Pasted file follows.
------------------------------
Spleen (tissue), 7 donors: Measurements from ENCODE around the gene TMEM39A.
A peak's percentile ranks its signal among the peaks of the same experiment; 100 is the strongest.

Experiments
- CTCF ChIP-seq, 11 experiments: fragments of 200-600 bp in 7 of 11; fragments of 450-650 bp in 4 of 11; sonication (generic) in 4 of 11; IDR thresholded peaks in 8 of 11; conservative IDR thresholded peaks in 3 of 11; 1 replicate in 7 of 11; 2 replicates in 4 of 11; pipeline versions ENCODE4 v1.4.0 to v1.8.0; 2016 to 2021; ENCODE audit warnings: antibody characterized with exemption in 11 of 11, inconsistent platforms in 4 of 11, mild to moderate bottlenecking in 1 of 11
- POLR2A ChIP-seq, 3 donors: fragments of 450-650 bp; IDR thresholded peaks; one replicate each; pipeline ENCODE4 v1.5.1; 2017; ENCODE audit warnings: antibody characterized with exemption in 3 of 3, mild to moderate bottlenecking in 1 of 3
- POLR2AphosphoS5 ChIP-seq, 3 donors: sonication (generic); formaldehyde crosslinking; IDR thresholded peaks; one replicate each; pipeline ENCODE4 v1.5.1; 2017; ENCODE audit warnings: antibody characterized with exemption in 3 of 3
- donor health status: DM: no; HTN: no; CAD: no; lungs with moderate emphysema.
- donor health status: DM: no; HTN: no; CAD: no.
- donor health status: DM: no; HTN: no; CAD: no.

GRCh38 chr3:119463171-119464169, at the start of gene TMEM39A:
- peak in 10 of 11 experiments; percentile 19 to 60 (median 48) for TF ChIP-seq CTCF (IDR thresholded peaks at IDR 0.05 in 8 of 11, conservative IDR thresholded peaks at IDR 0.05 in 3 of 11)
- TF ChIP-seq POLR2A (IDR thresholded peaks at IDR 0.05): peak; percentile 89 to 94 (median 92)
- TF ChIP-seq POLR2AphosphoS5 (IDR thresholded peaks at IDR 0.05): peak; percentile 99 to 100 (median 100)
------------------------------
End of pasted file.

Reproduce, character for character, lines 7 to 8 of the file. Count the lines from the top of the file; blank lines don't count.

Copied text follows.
- donor health status: DM: no; HTN: no; CAD: no; lungs with moderate emphysema.
- donor health status: DM: no; HTN: no; CAD: no.